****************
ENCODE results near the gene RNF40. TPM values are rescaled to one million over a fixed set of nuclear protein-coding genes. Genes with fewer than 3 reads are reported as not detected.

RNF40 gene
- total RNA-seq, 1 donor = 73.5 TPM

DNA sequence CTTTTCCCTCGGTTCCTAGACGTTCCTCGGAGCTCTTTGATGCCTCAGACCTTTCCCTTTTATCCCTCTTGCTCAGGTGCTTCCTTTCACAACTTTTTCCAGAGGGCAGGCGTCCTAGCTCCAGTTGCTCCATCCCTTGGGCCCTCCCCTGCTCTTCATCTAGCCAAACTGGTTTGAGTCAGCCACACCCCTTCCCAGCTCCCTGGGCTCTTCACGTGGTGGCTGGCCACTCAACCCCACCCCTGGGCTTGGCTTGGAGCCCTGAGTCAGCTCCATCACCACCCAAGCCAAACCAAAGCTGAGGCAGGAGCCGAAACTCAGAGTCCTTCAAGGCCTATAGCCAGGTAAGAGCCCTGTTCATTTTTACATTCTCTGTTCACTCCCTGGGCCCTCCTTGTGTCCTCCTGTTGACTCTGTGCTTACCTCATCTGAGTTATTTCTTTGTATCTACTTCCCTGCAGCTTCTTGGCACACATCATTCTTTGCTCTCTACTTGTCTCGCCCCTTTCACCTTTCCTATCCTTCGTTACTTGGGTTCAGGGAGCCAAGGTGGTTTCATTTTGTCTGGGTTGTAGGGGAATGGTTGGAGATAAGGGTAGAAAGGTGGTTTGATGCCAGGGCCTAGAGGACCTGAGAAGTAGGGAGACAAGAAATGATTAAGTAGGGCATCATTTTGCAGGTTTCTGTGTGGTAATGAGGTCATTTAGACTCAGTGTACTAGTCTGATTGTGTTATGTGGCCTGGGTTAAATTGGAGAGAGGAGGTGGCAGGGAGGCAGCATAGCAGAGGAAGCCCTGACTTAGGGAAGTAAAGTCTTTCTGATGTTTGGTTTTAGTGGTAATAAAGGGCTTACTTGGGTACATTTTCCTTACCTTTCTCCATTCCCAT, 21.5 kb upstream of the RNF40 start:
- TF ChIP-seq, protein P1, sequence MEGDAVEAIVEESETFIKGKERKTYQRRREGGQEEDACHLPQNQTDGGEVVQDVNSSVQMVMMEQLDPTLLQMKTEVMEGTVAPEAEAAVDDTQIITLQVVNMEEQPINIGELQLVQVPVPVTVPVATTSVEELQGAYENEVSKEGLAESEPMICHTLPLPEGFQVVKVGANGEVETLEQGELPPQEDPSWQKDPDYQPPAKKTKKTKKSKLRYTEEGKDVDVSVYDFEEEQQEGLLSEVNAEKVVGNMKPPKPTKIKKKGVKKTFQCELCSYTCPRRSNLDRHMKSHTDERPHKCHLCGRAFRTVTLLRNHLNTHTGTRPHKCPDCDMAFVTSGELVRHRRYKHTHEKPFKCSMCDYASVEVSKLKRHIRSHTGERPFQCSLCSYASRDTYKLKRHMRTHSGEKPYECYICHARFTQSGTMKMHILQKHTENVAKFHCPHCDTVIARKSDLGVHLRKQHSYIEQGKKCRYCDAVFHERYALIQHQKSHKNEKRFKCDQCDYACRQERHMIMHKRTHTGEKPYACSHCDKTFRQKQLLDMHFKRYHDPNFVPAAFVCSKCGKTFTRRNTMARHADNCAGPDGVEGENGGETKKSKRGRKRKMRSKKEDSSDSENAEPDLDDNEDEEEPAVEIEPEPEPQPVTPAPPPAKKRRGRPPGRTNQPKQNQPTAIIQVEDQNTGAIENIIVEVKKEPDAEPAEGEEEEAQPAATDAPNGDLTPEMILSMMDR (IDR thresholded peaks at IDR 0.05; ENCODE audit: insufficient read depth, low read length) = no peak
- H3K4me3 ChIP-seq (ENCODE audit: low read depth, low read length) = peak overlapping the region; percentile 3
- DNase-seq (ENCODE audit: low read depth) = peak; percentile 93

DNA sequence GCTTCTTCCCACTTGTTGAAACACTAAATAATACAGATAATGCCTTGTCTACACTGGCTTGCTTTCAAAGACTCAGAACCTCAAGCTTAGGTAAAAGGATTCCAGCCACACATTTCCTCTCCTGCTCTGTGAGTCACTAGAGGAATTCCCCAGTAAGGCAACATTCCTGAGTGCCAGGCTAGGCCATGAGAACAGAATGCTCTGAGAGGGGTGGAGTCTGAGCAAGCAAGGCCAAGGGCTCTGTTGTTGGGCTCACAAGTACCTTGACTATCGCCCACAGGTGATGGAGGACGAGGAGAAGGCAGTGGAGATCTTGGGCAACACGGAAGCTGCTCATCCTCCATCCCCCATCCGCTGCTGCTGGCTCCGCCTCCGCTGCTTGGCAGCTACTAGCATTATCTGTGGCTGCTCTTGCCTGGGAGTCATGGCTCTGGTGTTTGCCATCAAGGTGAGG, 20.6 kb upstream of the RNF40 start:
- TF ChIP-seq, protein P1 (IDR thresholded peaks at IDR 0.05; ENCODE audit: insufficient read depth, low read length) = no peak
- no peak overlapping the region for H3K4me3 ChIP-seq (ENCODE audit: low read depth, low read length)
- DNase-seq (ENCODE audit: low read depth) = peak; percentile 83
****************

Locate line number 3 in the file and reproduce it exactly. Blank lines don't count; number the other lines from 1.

- total RNA-seq, 1 donor = 73.5 TPM